Get your community talking

Creating an open and understanding community allows those of us with mental health problems to feel seen and heard. It doesn’t take much to show someone you’re there and willing to listen. Here are just a few ways to start your conversation on Time to Talk Day.

Tea and talk

If you have access to a public space like a community centre or an office reception, you could host a drop-in tea and talk event. A relaxed setting can help people be open to talking, and listening, about mental health. Download a poster to promote your event.

Walk and talk

Sometimes it’s easier to have a conversation when you’re doing something active. Why not arrange a walk and talk event for people in your community? You could give people conversation cards to break the ice and help them start a conversation about mental health. Take a look at our talking tips for your event.

Think outside the box

The most exciting thing about Time to Talk Day is the creative ways people start their conversations. In the past, people have created fortune cookies with mental health facts inside. People have written and shared poems, put on music or comedy gigs. Others have reached out to someone they’ve not spoken to in years or made cakes for a neighbour. Whatever you’re comfortable doing, Time to Talk Day is a chance to get people talking about mental health.

Share on social

Let as many people as possible know what Time to Talk Day is all about and why it’s important to you. We’ve got lots of downloadable social media tiles that you could share available on our Download page.

Virtual bingo

Get your friends and family talking about mental health in a fun way. Download our ready-made interactive bingo card full of ways to start a mental health conversation, or create your own with our editable version.

Virtual bake off

Put your baking skills to the test with a virtual bake off. Choose a recipe and bring everyone together on a video chat to bake it at the same time. You can talk about mental health while you bake. Don’t forgot to share some photos of your creation on social media using #TimeToTalk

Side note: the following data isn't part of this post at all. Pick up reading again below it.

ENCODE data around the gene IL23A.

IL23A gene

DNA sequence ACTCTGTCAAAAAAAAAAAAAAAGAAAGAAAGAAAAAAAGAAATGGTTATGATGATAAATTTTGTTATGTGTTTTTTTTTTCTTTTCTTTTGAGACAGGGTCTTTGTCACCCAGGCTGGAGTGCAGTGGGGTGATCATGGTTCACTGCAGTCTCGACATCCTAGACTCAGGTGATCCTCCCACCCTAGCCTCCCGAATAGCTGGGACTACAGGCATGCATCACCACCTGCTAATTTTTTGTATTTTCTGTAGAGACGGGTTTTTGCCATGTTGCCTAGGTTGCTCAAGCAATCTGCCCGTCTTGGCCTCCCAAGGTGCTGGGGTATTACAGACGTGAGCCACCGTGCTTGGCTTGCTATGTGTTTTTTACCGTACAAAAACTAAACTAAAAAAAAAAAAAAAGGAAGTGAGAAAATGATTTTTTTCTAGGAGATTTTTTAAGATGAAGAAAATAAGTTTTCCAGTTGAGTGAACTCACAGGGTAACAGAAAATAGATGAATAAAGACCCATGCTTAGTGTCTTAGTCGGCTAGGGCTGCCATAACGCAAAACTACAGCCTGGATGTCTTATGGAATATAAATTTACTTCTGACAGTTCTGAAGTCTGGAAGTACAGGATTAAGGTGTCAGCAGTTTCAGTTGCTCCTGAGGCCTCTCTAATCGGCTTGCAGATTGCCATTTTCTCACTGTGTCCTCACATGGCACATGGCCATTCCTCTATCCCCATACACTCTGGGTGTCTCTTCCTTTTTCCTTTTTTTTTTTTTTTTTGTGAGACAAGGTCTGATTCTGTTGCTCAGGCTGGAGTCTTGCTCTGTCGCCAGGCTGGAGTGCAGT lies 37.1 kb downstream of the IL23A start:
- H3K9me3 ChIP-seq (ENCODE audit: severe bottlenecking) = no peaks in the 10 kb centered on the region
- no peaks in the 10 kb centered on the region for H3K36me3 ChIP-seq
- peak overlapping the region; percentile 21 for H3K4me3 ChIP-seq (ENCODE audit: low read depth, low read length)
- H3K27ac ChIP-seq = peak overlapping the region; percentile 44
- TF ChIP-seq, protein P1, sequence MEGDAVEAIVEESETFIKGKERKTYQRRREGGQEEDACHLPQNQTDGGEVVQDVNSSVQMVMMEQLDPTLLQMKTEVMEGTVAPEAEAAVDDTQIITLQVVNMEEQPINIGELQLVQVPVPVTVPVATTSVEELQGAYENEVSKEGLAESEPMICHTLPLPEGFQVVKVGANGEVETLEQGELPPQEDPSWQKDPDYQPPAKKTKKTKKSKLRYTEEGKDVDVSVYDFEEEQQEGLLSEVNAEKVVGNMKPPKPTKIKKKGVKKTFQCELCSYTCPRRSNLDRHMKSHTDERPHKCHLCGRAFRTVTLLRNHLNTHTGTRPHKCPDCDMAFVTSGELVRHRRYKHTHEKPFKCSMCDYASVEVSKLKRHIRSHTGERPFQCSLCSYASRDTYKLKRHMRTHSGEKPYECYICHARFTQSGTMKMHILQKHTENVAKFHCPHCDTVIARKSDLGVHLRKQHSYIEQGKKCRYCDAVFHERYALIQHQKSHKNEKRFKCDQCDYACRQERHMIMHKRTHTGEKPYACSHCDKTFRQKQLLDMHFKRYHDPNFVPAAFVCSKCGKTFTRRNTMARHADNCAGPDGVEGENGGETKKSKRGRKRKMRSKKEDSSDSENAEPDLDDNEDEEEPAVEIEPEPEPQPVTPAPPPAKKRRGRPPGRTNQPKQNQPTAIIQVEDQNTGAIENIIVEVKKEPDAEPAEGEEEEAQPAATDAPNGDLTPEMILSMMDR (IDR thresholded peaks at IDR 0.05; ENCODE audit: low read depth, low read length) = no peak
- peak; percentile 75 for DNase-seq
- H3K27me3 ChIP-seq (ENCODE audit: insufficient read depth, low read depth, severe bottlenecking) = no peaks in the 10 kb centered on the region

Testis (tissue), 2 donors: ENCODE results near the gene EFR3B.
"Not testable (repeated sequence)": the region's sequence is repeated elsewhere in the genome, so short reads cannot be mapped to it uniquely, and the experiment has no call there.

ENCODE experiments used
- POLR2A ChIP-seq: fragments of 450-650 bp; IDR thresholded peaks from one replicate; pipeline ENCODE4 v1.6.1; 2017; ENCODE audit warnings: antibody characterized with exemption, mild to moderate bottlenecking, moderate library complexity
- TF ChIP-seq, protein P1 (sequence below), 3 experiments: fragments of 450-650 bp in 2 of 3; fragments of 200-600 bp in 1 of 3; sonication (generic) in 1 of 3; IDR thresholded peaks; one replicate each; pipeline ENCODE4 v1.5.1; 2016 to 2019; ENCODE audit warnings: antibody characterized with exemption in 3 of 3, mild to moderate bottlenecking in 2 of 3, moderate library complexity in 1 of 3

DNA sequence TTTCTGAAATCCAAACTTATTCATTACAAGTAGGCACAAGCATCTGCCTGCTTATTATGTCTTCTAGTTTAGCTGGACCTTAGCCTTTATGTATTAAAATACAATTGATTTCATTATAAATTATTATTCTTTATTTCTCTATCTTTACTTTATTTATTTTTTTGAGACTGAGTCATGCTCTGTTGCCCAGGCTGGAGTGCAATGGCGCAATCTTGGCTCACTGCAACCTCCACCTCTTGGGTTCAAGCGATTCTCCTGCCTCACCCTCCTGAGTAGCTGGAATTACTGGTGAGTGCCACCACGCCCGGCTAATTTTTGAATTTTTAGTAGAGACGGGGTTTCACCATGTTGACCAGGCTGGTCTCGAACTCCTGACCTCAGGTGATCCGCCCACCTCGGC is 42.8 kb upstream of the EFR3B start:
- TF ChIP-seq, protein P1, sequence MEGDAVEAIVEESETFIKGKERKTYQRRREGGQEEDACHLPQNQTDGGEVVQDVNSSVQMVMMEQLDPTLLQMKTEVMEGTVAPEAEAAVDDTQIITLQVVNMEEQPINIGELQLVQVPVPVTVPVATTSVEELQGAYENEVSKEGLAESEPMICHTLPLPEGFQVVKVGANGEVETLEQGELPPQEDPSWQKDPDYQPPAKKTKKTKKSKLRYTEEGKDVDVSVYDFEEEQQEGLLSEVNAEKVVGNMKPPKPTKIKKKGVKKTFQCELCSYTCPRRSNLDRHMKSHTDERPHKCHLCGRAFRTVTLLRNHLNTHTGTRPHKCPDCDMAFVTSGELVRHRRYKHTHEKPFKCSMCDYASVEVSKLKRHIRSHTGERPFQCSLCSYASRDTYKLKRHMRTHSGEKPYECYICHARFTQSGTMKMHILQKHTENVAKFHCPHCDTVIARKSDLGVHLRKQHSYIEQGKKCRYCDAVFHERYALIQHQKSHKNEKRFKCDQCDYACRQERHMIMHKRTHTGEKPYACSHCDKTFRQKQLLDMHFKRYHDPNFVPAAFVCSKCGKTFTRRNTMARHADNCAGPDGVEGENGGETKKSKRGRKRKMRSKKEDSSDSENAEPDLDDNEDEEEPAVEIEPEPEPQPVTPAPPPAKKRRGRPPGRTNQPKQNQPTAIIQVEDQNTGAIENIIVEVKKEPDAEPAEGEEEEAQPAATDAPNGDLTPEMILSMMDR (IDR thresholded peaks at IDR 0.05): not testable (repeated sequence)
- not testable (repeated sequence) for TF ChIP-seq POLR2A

Rock painting

Find some stones and get painting. Use colour, words, or illustrations to transform each stone into a conversation starter, taking inspiration from some of our campaign materials. Once dried you can hide your stones in a local park or community space. The aim is to encourage those that find the stone to start a mental health conversation - if you include #TimeToTalk they may even share their discovery on social media.

Draw what makes you happy

Arts and craft activities are a great way to start conversations. People can draw or write down anything that makes them happy. You can do this in person or on a video call. If you’re using a video call you can try out the share screen option and take it in turns to draw. Once you’ve all had a go you can talk more generally about mental health. You can share your finished artwork on social media using #TimeToTalk

If you have a fun activity planned, share it on social media. Be sure to tag it with #TimetoTalk.


How to take part

You could host a tea and talk event in your community centre, put some posters up on a community notice board, run a lunch and learn in the office. It can be as simple as texting a friend. However you do it, make space for a conversation on Time to Talk Day.

From community walks to tea and talk events, use these ideas to help you organise activities in your community.
Get your athletes, coaches, fans and local community talking by checking out our handy suggestions.
Make Time to Talk Day a key fixture in your organisation’s calendar by looking through our suggestions.
Check out our suggestions to help spark conversations in schools, colleges, universities, and youth groups.
Find out how you can share your story in your local community.

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